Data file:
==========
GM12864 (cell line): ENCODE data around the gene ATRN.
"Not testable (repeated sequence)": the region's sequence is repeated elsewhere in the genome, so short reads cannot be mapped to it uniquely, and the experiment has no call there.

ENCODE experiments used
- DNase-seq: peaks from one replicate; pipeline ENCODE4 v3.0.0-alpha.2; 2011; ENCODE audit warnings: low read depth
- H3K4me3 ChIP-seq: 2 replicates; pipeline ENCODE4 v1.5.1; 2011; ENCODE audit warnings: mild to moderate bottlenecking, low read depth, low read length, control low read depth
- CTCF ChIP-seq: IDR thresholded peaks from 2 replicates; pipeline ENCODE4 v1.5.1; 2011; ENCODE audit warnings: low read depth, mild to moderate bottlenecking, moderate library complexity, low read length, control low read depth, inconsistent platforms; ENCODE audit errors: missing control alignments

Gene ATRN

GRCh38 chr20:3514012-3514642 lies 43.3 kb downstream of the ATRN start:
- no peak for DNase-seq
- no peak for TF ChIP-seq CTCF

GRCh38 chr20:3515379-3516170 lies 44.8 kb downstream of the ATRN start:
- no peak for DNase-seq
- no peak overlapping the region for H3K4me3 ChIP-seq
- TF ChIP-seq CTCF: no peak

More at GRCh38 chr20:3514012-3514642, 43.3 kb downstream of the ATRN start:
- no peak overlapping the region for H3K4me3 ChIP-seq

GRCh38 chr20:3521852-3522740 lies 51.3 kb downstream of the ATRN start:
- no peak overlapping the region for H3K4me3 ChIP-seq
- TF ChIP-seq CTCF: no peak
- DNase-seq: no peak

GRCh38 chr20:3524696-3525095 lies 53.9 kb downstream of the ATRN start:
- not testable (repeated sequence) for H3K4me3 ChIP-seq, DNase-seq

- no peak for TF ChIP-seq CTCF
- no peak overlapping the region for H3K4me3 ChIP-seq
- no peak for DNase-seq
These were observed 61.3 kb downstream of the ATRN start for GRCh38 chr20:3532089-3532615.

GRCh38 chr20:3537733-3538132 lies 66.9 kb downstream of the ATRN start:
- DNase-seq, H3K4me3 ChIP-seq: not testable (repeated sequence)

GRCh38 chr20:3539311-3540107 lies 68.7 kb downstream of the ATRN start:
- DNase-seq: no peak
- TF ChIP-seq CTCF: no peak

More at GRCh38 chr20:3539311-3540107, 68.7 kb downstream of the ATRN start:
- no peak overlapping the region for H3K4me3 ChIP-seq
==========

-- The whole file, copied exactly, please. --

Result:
GM12864 (cell line): ENCODE data around the gene ATRN.
"Not testable (repeated sequence)": the region's sequence is repeated elsewhere in the genome, so short reads cannot be mapped to it uniquely, and the experiment has no call there.

ENCODE experiments used
- DNase-seq: peaks from one replicate; pipeline ENCODE4 v3.0.0-alpha.2; 2011; ENCODE audit warnings: low read depth
- H3K4me3 ChIP-seq: 2 replicates; pipeline ENCODE4 v1.5.1; 2011; ENCODE audit warnings: mild to moderate bottlenecking, low read depth, low read length, control low read depth
- CTCF ChIP-seq: IDR thresholded peaks from 2 replicates; pipeline ENCODE4 v1.5.1; 2011; ENCODE audit warnings: low read depth, mild to moderate bottlenecking, moderate library complexity, low read length, control low read depth, inconsistent platforms; ENCODE audit errors: missing control alignments

Gene ATRN

GRCh38 chr20:3514012-3514642 lies 43.3 kb downstream of the ATRN start:
- no peak for DNase-seq
- no peak for TF ChIP-seq CTCF

GRCh38 chr20:3515379-3516170 lies 44.8 kb downstream of the ATRN start:
- no peak for DNase-seq
- no peak overlapping the region for H3K4me3 ChIP-seq
- TF ChIP-seq CTCF: no peak

More at GRCh38 chr20:3514012-3514642, 43.3 kb downstream of the ATRN start:
- no peak overlapping the region for H3K4me3 ChIP-seq

GRCh38 chr20:3521852-3522740 lies 51.3 kb downstream of the ATRN start:
- no peak overlapping the region for H3K4me3 ChIP-seq
- TF ChIP-seq CTCF: no peak
- DNase-seq: no peak

GRCh38 chr20:3524696-3525095 lies 53.9 kb downstream of the ATRN start:
- not testable (repeated sequence) for H3K4me3 ChIP-seq, DNase-seq

- no peak for TF ChIP-seq CTCF
- no peak overlapping the region for H3K4me3 ChIP-seq
- no peak for DNase-seq
These were observed 61.3 kb downstream of the ATRN start for GRCh38 chr20:3532089-3532615.

GRCh38 chr20:3537733-3538132 lies 66.9 kb downstream of the ATRN start:
- DNase-seq, H3K4me3 ChIP-seq: not testable (repeated sequence)

GRCh38 chr20:3539311-3540107 lies 68.7 kb downstream of the ATRN start:
- DNase-seq: no peak
- TF ChIP-seq CTCF: no peak

More at GRCh38 chr20:3539311-3540107, 68.7 kb downstream of the ATRN start:
- no peak overlapping the region for H3K4me3 ChIP-seq